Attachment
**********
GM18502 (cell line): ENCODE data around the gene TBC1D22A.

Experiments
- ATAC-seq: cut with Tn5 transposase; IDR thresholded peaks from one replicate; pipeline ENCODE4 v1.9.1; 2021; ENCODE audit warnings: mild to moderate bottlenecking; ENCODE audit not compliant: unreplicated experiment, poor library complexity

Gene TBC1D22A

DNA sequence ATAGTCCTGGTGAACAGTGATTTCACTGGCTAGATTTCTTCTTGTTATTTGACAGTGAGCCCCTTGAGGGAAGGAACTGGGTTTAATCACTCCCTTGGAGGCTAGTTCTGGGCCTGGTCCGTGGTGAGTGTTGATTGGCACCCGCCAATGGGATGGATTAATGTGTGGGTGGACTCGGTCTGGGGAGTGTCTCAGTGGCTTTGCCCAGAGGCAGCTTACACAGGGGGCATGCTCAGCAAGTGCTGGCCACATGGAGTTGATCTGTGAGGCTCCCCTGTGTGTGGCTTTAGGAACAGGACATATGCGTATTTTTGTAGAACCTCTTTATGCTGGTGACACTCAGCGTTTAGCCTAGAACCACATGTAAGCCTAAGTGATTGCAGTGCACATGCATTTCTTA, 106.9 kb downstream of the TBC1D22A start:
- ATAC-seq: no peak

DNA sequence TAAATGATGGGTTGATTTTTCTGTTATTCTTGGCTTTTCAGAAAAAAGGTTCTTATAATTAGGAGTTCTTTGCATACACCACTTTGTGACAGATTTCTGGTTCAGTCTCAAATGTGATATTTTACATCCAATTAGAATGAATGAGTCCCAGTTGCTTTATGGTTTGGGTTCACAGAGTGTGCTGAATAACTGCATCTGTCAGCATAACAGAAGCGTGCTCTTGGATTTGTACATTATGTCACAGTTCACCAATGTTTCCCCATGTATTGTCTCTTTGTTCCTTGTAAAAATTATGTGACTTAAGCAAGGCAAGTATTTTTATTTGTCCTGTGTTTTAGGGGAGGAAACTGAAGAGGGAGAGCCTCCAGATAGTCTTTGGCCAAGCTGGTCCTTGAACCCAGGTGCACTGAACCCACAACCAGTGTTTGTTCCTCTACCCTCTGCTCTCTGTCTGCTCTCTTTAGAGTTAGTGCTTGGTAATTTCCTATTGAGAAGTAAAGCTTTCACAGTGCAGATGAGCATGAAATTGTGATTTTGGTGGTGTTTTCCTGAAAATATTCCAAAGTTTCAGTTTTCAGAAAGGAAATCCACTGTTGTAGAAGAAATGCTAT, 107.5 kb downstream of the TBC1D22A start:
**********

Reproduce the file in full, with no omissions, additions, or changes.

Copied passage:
GM18502 (cell line): ENCODE data around the gene TBC1D22A.

Experiments
- ATAC-seq: cut with Tn5 transposase; IDR thresholded peaks from one replicate; pipeline ENCODE4 v1.9.1; 2021; ENCODE audit warnings: mild to moderate bottlenecking; ENCODE audit not compliant: unreplicated experiment, poor library complexity

Gene TBC1D22A

DNA sequence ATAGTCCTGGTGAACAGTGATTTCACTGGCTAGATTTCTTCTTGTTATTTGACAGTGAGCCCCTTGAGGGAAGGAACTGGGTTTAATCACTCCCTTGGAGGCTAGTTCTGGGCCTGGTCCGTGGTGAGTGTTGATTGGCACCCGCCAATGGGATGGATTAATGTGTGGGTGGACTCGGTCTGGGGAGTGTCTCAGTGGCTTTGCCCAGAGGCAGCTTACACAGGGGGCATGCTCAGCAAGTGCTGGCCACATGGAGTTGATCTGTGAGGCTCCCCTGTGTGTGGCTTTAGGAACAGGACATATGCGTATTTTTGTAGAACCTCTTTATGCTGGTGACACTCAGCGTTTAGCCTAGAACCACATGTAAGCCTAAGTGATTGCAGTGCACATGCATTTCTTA, 106.9 kb downstream of the TBC1D22A start:
- ATAC-seq: no peak

DNA sequence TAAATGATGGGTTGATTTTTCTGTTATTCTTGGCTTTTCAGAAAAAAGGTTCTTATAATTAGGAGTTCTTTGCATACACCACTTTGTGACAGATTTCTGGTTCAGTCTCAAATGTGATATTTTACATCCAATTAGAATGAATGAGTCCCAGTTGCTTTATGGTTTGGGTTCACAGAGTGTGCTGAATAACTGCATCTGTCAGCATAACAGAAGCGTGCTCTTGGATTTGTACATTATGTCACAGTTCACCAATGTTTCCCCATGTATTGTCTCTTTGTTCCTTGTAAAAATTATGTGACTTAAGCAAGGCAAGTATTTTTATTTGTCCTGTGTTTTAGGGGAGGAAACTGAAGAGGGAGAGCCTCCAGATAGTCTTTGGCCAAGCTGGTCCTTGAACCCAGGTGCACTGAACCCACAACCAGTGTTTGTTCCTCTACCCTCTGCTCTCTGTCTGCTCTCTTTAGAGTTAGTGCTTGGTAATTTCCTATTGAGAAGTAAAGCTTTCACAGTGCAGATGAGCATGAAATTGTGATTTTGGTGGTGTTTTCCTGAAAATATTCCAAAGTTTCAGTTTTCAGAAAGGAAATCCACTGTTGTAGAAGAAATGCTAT, 107.5 kb downstream of the TBC1D22A start: